Troubled Soul finally rests

19 Feb, 2021 - 00:02 0 Views
Troubled Soul finally rests The late Soul Jah Love

B-Metro

Langalakhe Mabena
He lived a life of self-torture, one which saw the usage of addictive drug substances providing him with a “ship” to escape from reality.

Soul Musaka, who was affectionately known as Soul Jah Love, has finally rested, escaping his troubles and a judgmental society which always saw wickedness in him, despite creating good memories for them through his music.

He passed away on 16 February at night upon arrival at Mbuya Dorcas Hospital in Harare.
He was 31.

According to a doctor’s report the cause of his death was lack of pulse and high sugar levels. However, his family is still waiting for a post mortem to reveal what really took Chibaba’s life.

It’s not a secret, Chigunduru, as he called himself, was a controversial figure in the local Zim Dancehall fraternity.

Despite all words thrown at him, Soul Jah Love would have the courage to pick up the microphone and dust it off and continue creating good music for his fans, something that he did until his demise.

A number of songs composed by Soul Jah Love reflect the hardships he always suffered.

Songs like Nhamo, Tsvairai Nzira Yangu and Ndachema, are testimonials.

Lately, as if he knew his road was about to come to an end, he penned a moving song as a farewell message to himself titled Kana Ndafa.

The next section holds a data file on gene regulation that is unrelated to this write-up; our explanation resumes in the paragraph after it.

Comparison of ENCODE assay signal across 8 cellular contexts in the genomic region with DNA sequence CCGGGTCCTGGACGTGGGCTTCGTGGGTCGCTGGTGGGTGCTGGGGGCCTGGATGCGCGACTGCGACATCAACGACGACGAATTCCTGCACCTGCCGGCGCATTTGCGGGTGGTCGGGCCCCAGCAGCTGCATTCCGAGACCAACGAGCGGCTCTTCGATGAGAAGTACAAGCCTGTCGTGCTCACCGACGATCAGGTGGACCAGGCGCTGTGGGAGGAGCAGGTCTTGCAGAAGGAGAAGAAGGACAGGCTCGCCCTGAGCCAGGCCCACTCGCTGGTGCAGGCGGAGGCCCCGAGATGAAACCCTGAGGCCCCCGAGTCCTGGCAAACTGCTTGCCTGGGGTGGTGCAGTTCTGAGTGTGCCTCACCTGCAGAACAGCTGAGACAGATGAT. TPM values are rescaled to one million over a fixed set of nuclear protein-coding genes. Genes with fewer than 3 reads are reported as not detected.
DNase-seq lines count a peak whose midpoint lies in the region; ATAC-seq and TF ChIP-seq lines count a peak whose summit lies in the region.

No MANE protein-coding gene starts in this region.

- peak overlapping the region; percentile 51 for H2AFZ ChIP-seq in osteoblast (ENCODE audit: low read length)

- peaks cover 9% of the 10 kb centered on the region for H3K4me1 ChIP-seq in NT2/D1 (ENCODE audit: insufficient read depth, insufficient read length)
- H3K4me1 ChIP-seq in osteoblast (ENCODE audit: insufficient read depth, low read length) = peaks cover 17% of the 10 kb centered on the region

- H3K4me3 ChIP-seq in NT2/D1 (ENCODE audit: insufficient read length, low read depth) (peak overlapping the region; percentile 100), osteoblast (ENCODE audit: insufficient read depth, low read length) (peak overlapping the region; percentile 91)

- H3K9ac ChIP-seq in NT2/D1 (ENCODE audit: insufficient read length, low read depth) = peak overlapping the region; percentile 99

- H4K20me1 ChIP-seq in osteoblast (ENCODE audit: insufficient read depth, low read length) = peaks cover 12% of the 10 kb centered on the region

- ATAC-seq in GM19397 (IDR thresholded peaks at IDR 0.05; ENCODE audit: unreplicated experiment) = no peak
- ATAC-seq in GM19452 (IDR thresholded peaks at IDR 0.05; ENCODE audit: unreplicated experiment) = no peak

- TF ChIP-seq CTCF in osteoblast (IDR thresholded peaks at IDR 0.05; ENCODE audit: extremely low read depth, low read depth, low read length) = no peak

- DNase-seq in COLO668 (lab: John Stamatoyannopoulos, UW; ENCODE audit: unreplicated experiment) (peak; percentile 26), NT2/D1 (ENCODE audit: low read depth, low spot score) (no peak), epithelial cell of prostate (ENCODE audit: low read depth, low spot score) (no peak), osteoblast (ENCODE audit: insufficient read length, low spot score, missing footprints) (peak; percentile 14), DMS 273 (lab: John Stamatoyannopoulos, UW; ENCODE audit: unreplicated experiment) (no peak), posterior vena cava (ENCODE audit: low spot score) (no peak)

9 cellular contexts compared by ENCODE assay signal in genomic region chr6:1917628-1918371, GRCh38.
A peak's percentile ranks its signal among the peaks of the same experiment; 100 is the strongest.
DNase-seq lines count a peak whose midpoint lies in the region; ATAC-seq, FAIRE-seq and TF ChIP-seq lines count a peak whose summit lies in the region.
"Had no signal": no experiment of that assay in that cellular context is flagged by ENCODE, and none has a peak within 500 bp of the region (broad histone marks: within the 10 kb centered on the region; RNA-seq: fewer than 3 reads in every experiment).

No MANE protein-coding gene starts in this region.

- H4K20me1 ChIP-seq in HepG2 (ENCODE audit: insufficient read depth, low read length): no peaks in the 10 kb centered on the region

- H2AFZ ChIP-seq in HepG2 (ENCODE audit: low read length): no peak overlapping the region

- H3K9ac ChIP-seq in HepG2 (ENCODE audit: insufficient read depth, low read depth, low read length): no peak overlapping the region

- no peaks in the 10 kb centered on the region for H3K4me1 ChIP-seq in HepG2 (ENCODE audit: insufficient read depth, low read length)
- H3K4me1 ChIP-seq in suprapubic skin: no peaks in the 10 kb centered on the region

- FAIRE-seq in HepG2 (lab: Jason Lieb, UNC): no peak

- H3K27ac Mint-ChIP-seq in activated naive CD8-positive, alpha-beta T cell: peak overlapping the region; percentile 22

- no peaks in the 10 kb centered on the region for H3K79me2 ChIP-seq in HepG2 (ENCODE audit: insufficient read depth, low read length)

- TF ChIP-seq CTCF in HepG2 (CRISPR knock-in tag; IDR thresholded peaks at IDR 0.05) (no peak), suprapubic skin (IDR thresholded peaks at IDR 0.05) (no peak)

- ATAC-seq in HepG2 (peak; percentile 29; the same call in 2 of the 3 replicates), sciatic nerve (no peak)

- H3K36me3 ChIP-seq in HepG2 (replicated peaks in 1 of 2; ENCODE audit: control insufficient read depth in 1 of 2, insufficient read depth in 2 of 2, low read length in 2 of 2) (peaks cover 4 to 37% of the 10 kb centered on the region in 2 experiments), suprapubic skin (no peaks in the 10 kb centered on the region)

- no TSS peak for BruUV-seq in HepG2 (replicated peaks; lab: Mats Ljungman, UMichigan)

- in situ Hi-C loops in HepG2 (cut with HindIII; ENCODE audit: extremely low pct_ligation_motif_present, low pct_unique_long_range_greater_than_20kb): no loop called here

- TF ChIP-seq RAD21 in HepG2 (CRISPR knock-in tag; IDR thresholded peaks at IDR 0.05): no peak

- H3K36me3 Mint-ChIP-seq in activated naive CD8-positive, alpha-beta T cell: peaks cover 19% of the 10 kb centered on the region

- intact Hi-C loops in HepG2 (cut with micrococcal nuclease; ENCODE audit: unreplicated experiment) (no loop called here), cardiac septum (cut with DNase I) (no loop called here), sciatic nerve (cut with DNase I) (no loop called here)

The piece was greatly knitted as Jah Love was somehow speaking from the other side of life (life after death), encouraging his fans to remember him for the good he has done, not the negatives.

“Mutumbi wangu pamuchaushafa, mozovaudza kuti Sauro Igafa (The day my body is laid to rest, tell the whole world that I was the best of the best),” sang Jah Love on the song which has since started trending on social media after his death.

The Gafa president Winky D, has bid farewell to Jah Love.

“Dear Sauro, since it is so, now in excruciating pain, we should all acknowledge and embrace you as it is written and ought to be. My grieving heart still rises in pain and gratitude at your contribution to the Zimbabwean musical narrative.

“You travelled all musical thorny paths, even more, you conquered in your distinct way, no musician heart ever conceived, dared to try your lyrical path. We won’t take back the hope you gave to the youths, rest strong my brethren,” said Winky D.

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